Biomass Fuel Supply

The biomass resource base on the White Mountain Apache Tribe reservation is diverse and plentiful. Biomass resources for fuel purposes may be obtained both from mill operations and from the forest operations. For many years, FATCO has burned its wood residues to supply steam for the dry kilns. It is estimated that a total of 125,778 bdt per year are available for fuel. Of this total, 72,098 bdt are available at Whiteriver (including the Reman plant), 16,339 bdt are available at Cibecue, and the collection of forest residues would add an additional 37,341 bdt per year.

Power Generation Technology

Existing FATCO Boiler Characterization

All of the current boiler equipment is located at the main mill in Whiteriver. Neither the Reman plant nor the Cibecue site have energy conversion equipment. The Whiteriver sawmill has a total of seven boilers. Units 1, 2, and 3 are retired. Units 4 and 5 were installed in 1978 and units 6 and 7 were installed concurrently several years later. The boilers are fed wood fuel from the main fuel bin located adjacent to the boiler house. The boilers are the "pile burner" type, which burn wood in a large pile on the floor of a refractory lined furnace box. Combustion efficiency with this type of boiler is generally low but pile burners are simple and therefore relatively inexpensive. Low combustion efficiency also means that emissions such as particulates and carbon monoxide are relatively high. One notable advantage to these systems is that high moisture content fuels can be burned as well as "dirty" fuels containing debris.

There were several noticeable problems during a site visit. Control sensors, combustion air dampers, deaeration system components, water treatment components, lighting systems, steam lines, steam traps, and heat exchangers are in poor operational condition. The boilers are operated in the best fashion possible by existing personnel but substantial improvements are needed both to ensure the safety of personnel as well as to enhance efficiency of the operation.

A cogeneration project was undertaken at the Whiteriver mill in the late 1970s. According to plant personnel, the project was abandoned due to numerous ongoing operational problems. One major problem was that the cooling tower was located next to the boiler house on the east side between the boiler house and the fuel house. Many open conveyors operate in this area and high winds are frequent. The cooling tower and the circulating water became laden with particulates, eventually leading to pluggage in the heat exchangers that were used to condense turbine exhaust. It was also noted that plant operators were not adequately trained in the proper start up and operation of the new equipment resulting in confusion and overall poor plant operation and performance. The entire project was eventually abandoned and the equipment was mothballed.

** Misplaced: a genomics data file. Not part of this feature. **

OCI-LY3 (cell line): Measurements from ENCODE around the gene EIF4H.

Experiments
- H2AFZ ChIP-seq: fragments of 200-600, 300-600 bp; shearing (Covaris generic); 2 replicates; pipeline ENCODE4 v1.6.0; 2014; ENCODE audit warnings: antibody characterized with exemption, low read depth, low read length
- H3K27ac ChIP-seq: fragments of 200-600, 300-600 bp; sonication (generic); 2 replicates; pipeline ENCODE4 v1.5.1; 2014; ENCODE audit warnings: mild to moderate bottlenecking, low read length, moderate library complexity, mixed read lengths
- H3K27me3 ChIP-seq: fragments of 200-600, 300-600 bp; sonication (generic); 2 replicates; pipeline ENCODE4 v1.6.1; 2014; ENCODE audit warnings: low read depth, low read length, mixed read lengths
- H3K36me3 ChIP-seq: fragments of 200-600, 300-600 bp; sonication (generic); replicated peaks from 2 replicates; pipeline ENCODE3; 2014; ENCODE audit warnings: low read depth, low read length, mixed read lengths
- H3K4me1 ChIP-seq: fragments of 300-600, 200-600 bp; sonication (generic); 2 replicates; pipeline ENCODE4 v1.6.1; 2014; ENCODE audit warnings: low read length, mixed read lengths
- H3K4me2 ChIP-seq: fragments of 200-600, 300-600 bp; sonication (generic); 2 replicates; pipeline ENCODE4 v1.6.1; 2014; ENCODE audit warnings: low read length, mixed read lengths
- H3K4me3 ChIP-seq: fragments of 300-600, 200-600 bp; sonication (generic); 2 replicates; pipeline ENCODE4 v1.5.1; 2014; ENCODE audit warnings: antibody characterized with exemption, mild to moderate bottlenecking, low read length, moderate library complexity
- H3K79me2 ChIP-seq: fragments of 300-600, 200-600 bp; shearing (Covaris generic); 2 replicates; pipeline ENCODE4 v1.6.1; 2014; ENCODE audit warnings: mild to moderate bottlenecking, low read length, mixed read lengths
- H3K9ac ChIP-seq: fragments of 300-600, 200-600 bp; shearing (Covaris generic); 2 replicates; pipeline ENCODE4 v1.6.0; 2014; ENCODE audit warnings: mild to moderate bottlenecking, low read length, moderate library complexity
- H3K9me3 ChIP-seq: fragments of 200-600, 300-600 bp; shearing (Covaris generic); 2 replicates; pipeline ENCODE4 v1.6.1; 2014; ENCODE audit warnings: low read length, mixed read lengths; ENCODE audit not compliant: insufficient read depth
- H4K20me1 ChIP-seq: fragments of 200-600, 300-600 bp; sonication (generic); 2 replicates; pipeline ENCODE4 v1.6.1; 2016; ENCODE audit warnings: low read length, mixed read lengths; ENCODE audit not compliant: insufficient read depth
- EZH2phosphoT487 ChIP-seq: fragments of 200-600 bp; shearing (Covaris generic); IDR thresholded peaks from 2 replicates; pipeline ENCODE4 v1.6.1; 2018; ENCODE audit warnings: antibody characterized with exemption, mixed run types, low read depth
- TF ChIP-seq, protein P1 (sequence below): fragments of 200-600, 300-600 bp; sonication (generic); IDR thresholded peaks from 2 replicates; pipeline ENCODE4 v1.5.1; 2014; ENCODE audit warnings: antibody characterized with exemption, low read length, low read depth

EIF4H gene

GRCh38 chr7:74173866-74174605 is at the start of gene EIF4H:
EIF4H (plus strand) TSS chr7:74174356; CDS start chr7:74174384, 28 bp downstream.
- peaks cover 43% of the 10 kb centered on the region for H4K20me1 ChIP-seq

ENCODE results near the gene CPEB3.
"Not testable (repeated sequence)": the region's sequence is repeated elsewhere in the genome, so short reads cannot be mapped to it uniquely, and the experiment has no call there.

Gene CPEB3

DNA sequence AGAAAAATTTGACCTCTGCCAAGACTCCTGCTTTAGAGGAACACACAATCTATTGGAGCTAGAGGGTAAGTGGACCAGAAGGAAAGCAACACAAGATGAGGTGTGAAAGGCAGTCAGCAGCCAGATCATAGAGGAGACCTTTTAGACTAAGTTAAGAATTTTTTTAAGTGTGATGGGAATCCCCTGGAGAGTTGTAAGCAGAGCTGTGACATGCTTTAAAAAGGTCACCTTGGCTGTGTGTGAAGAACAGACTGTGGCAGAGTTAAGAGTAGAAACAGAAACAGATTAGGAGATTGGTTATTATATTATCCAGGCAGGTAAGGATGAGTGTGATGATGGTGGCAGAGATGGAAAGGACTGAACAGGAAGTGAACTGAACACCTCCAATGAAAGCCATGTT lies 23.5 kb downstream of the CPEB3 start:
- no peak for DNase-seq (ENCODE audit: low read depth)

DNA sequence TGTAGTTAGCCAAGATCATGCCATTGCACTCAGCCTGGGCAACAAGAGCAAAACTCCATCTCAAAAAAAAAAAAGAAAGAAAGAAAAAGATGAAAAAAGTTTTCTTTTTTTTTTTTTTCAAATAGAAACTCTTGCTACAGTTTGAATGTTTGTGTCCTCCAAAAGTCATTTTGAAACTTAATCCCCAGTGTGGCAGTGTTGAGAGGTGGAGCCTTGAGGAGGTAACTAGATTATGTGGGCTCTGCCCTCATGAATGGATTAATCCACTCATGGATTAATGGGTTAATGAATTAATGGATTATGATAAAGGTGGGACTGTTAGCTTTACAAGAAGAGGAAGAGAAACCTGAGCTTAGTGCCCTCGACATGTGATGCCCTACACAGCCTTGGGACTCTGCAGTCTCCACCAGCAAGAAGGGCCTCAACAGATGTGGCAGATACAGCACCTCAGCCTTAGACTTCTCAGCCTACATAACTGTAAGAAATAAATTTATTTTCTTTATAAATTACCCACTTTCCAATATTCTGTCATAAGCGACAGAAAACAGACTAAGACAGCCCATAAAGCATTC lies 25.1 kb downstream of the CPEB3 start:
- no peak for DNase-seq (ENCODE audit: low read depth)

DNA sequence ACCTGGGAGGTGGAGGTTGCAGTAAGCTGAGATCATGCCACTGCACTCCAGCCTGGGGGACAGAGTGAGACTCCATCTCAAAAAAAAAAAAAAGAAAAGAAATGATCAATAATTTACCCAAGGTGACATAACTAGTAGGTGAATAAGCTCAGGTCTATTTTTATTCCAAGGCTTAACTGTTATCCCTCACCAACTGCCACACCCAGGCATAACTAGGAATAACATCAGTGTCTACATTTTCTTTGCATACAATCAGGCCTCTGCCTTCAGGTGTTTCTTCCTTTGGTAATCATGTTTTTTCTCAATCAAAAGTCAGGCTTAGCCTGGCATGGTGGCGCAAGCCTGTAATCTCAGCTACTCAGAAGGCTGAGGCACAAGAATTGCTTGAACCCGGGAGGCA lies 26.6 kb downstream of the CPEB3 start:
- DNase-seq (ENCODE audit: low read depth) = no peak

Power Generation Options

A review of current state-of-the-art energy conversion equipment was conducted. The review focused on gasification and combustion systems. Gasification technology offers FATCO fuel flexibility, energy conversion efficiency, modularity, and environmental compatibility. Gasiflcation is more efficient than combustion, thereby reducing the resource supply costs. Environmental emissions related to air and water pollution will be lower or non-existent, when compared to combustion systems.

Efficient energy conversion by a gasification system will be accomplished if the fuel moisture content is 25% or less. To achieve this moisture content at Whiteriver, a dryer would need to be added at substantial cost. Additionally, about 1,600 btu of heat are required for every pound of water that is removed in a rotary drum dryer and there are permitting hurdles concerning dryers and their emissions of volatiles. A uniform particle size is also advantageous when utilizing gasification. In some cases, supplemental firing is required to ensure name stability and constant flame temperatures. Since natural gas is not available at Whiteriver, oil firing might be required and the costs of operation would increase accordingly.